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What Is a NoSQL Database?

A NoSQL database is a distributed, non-relational database designed for large-scale data storage and for massively-parallel, high-performance data processing across a large number of commodity systems. Unlike the traditional relational database approach, NoSQL gives you a way to work with data that is closer to the application. It is a modern data storage paradigm that provides data persistence for environments where high performance is a primary requirement. Within a NoSQL database, data is stored in such a way that both writing and reading are fast, even under heavy load.

As your business grows, so will your database. NoSQL databases are typically distributed systems in which several machines work together in clusters to provide data and each piece of data is replicated over those machines to deliver redundancy and high availability. The ability to store huge amounts of data in a distributed manner makes NoSQL databases faster to develop and deploy. NoSQL databases are built for specific data models and have flexible schemas that allow programmers to create and manage modern applications.

Example of SQL tabular structure vs NoSQL multimodel data formats

Why are NoSQL databases so popular?

NoSQL databases have become increasingly popular due to their flexible data model, high performance, high scalability, and ease of access. These databases are purpose-built solutions designed to provide highly fault-tolerant data management and the ability to continue operating even after multiple hardware and system failures. These systems originated to provide high throughput, fault-tolerant, horizontally scalable, simple data storage and retrieval with a bare minimum of additional functionality.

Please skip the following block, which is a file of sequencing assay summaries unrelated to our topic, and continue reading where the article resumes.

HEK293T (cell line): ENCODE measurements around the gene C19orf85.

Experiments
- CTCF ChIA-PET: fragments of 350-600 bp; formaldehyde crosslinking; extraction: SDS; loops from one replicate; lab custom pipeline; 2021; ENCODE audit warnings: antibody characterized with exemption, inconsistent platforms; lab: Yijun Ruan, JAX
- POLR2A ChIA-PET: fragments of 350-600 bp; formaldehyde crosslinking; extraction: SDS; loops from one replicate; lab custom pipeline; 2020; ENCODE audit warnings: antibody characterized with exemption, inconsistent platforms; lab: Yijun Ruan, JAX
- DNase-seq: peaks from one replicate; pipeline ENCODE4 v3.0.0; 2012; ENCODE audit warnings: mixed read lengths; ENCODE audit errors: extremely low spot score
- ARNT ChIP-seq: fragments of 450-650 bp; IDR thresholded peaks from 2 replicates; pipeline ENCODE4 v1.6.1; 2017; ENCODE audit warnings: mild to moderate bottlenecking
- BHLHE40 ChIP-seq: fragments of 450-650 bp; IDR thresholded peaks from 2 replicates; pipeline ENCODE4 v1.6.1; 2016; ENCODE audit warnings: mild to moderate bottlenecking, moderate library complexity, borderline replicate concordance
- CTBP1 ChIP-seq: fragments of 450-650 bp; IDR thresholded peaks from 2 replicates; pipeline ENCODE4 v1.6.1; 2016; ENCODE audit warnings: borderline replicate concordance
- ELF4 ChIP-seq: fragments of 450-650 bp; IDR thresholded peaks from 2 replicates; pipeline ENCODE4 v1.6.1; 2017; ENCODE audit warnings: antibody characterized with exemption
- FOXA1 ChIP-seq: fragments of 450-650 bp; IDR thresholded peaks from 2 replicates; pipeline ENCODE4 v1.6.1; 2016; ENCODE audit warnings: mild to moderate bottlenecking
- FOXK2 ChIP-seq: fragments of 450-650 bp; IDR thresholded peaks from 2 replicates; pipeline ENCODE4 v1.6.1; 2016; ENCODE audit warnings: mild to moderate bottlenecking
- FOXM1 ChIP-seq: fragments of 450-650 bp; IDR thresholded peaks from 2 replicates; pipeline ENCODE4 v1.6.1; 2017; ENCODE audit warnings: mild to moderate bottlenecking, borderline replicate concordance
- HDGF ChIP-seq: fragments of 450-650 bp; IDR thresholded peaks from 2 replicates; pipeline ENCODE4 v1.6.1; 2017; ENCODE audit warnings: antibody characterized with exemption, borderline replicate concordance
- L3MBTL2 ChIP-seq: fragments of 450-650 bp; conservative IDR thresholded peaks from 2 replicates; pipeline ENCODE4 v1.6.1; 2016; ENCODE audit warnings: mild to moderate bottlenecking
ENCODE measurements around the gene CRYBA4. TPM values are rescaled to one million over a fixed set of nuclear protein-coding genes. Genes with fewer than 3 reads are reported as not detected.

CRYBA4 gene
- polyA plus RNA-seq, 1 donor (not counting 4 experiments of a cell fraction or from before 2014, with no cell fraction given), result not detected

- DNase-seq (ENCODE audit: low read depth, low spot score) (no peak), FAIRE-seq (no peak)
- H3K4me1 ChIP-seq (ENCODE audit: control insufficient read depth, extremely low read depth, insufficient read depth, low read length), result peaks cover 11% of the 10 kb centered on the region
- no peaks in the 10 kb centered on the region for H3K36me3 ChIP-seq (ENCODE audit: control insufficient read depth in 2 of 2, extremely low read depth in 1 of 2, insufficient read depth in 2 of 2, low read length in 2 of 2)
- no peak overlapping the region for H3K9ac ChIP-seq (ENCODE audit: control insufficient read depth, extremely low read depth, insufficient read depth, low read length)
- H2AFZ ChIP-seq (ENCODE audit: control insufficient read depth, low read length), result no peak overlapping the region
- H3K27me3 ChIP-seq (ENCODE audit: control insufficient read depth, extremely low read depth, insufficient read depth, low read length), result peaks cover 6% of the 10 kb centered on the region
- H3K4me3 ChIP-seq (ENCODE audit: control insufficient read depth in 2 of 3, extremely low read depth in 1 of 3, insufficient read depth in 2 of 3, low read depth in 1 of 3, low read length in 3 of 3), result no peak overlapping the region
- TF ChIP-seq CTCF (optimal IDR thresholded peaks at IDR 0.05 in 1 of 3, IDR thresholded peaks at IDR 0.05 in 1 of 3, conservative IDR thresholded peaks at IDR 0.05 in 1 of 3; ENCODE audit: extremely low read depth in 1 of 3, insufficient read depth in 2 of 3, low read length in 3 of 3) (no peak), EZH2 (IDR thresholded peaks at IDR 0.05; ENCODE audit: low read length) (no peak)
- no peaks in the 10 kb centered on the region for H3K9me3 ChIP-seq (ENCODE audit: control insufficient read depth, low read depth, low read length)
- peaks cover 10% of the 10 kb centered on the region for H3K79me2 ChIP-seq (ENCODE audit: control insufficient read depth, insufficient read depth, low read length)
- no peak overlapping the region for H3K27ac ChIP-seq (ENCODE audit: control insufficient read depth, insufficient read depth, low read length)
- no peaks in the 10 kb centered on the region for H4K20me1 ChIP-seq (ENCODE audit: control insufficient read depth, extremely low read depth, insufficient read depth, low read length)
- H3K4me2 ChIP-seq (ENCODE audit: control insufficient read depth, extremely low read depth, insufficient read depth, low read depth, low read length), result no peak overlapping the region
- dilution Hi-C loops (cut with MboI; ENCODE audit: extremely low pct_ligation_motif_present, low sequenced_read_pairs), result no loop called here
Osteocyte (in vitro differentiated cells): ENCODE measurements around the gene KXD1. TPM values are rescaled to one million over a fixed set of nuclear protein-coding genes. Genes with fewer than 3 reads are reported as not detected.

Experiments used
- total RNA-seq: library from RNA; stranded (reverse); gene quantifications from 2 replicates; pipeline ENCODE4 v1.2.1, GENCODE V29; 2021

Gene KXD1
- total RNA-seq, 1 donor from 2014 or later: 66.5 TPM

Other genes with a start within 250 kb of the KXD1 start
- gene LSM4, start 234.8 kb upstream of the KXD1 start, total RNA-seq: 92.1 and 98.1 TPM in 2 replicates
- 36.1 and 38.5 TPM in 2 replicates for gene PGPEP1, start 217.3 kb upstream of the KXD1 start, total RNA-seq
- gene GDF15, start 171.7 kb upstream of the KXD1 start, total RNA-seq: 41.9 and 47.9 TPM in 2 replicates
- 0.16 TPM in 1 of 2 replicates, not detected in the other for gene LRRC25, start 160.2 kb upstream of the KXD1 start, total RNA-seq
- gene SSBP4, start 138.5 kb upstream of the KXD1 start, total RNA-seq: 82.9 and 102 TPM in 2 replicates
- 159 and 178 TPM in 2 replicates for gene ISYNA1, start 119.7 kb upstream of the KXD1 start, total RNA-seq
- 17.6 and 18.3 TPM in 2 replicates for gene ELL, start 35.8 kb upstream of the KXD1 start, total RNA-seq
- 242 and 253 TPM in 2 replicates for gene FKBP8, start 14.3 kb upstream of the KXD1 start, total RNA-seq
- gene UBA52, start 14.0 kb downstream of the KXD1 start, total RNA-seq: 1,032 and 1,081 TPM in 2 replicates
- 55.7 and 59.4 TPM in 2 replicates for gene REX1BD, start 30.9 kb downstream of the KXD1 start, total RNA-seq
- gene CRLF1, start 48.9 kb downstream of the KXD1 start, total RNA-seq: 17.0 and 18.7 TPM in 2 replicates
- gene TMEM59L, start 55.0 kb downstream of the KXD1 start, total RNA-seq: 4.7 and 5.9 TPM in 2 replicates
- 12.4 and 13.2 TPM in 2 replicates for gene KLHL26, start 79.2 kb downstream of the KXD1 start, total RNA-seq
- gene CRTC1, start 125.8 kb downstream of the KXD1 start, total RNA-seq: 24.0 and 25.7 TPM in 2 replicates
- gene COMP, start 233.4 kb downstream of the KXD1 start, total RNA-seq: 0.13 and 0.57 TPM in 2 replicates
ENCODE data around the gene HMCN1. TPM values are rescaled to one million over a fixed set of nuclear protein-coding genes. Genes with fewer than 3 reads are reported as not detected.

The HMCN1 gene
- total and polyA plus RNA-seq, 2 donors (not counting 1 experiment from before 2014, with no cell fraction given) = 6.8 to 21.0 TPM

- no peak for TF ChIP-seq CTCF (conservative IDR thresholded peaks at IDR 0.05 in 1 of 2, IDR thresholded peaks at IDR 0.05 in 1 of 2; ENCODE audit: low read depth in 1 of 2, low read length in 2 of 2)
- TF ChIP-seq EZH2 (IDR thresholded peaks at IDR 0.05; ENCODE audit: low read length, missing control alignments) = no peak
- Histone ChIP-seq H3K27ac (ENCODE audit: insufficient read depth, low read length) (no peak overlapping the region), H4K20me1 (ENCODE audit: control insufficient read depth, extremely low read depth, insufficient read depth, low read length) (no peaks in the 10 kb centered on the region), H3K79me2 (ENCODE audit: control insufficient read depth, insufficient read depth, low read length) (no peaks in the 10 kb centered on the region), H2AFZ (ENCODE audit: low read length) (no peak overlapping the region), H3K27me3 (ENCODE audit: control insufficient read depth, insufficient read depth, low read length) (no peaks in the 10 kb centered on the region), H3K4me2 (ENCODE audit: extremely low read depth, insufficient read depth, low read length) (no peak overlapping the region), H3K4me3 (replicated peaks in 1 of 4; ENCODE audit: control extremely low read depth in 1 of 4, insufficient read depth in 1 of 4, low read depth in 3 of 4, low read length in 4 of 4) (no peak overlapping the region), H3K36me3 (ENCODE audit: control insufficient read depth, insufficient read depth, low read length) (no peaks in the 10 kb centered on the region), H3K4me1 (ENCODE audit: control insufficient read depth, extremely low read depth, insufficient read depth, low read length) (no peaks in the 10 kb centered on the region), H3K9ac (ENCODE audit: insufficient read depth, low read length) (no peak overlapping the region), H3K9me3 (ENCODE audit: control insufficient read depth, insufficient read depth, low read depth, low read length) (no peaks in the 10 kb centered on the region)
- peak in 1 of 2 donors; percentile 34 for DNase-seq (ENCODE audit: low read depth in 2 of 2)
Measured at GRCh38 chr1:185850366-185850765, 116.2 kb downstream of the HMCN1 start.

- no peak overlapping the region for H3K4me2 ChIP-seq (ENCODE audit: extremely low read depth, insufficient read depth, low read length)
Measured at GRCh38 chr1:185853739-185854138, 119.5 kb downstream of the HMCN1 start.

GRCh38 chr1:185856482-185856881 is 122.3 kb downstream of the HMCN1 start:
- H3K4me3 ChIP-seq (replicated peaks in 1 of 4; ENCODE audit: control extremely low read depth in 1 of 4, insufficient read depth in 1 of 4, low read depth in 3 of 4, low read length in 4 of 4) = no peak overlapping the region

NoSQL databases are designed to scale out and leverage cloud computing. They can support a wide set of use cases, including exploratory and predictive analytics in real time. They are meant to scale horizontally, and are designed to handle hundreds of millions and even billions of users doing updates and reads.

Why do developers love NoSQL?

Developers have been quick to adopt NoSQL databases due to their flexible schema, efficient processing, and storage of unstructured and semi-structured data—plus their ability to support high-performance queries in a scaled out environment. Here are some of the key reasons why developers love NoSQL:

  1. Flexible data modeling